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Act IV, Scene 1
Shifting from the tavern scene in the previous act, the fourth act begins in an open field - the rebels' camp at Shrewsbury. As Hotspur and Douglas exchange civilities, a messenger arrives. He carries news that Northumberland, Hotspur's father, is ill and will not be able to join them.
The party is at first disappointed, especially Hotspur, who fears that the news bodes ill for them. However, he manages to turn this piece of bad news into good news. He declares that it is good that the Earl's forces will be saved for another day and that, furthermore, if the rebels win with reduced forces, it will increase their glory. Douglas agrees with Hotspur, but the cautious Worcester fears that Northumberland's conspicuous absence will make it seem like there is division and weakness amongst the rebel forces.
Sir Richard Vernon, a supporter of the Percies, arrives and announces the approach of the loyalist armies. Westmoreland and Prince John are on their way with seven thousand men and the king is also due to arrive with a large force. Hotspur asks about the "madcap" Hal and is outraged to hear that the prince is leading an army and looks magnificent and "full of spirit" (107). He vows to meet and conquer him.
Vernon then informs the rebels that Glendower has been delayed in gathering his forces. Douglas and Worcester are discouraged by this news, but Hotspur is defiant. When told by Vernon that King Henry's forces may number as many as 30,000 men, he says "forty let it be" (138); the more they are outnumbered, the greater their glory shall be. Douglas responds with brave words of his own.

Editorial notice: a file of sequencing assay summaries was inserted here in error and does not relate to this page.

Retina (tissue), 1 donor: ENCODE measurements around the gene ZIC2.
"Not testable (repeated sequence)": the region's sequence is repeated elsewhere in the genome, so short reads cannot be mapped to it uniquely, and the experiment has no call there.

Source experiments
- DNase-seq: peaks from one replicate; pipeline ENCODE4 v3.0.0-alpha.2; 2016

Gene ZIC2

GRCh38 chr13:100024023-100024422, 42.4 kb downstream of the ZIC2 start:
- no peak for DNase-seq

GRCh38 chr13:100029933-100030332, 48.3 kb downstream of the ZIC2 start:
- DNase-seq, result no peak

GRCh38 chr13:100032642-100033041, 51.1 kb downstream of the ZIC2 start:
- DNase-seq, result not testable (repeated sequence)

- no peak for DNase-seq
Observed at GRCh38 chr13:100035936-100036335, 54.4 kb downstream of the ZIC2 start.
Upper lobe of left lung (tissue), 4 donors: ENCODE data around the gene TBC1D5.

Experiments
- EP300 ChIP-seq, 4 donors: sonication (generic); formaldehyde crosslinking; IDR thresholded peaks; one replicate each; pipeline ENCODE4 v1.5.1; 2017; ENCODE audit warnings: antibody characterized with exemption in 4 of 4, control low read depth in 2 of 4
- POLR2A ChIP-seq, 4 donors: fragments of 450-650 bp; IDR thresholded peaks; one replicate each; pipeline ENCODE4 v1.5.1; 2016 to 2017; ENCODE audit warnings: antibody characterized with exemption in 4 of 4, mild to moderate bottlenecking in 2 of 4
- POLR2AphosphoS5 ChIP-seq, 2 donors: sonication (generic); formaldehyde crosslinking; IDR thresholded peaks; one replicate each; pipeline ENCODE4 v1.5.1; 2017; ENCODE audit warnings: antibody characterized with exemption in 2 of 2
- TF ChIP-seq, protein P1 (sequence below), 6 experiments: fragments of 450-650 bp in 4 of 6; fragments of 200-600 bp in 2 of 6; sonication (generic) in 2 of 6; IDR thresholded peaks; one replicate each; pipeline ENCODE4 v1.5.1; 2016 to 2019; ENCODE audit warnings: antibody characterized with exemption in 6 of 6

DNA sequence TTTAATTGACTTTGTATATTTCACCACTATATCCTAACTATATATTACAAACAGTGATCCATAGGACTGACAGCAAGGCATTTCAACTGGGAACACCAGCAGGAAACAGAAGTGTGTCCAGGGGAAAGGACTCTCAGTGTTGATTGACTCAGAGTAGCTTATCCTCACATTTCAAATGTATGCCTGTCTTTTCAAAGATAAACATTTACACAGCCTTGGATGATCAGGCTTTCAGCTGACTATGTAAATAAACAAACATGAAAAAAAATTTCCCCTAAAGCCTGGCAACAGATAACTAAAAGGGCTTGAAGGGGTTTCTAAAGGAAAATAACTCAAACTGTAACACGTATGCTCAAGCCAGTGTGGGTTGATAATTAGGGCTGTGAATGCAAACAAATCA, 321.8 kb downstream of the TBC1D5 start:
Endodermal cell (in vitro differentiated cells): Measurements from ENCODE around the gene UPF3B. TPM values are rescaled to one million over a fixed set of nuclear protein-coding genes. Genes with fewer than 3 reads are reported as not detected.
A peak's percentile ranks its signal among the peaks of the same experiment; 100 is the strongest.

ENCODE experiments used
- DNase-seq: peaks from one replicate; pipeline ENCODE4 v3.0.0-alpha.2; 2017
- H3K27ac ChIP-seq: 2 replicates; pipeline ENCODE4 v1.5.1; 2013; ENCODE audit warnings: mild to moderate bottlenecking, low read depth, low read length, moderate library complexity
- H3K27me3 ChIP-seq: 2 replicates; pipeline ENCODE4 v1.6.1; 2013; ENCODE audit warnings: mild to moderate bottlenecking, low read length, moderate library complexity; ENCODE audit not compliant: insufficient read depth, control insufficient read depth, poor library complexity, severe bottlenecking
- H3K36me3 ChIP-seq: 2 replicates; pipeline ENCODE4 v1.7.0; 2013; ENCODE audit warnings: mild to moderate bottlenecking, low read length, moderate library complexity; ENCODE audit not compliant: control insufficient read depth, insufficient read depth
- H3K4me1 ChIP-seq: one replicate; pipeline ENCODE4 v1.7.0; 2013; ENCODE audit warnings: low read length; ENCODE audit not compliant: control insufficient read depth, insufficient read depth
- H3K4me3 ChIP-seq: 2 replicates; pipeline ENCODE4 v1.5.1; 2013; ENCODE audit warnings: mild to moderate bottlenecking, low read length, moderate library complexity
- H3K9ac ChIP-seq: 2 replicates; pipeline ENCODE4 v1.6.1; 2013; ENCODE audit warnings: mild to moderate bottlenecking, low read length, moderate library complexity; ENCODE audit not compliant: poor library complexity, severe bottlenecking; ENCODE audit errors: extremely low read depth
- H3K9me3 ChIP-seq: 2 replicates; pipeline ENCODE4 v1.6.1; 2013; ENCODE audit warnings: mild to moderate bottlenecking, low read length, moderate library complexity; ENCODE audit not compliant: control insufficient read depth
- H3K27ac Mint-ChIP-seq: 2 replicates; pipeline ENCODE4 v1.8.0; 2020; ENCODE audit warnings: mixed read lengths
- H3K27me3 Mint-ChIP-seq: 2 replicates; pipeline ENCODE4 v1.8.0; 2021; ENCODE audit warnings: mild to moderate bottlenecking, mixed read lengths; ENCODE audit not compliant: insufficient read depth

The situation is clearly hopeless for the rebels. Even before the impending battle has begun, their forces are beginning to fall apart. First Northumberland is unable to join them. Hotspur speaks with more prescience than he knows when he declares "This sickness doth infect / The very lifeblood of our enterprise" (30-1), for their rebellion itself is a sickness that infects the state. Glendower's failure to join them is another indication of their division. Hal's change of character is another blow. Hotspur, who had mockingly
referred to Hal as one who "daffed the world aside / And bid it pass" (101-2), is amazed to learn that the prince is now leading an army. Worse, Vernon praises Hal at length, which infuriates Hotspur. "This praise doth nourish agues" (117) - chills and fevers - he says. Not only the action but the language of the scene suggests ill-omens, illness, and disaster.
Hotspur continues to display his fateful combination of bravery and shortsightedness. While his wily uncle expresses fear and concern at the turn of events, Hotspur refuses to accept the dangers. There is weakness in his armor, however, for he is momentarily stunned by the news of his father's illness and Hal's approach. However, Hotspur is committed to his struggle against the King of England, no matter what the odds or potential cost. The very purpose of fighting is a clash of honors, and Hotspur would rather appease his ego than surrender.
The scene further serves to develop the conflict between Hotspur and Hal. Hal has previously vowed to redeem himself on Hotspur's head, and now Hotspur promises to fight Hal to the death. Hotspur has previously been praised by the king, and now Hal is praised at length by one of Hotspur's men. Vernon is generous in describing the princeís rich attire and heavy armor. He also talks about Halís noteworthy horsemanship and bold spirits. For the first time, Hal appears through another's eye with the manner of a prince, and it is clear that he is not an opponent to be taken lightly.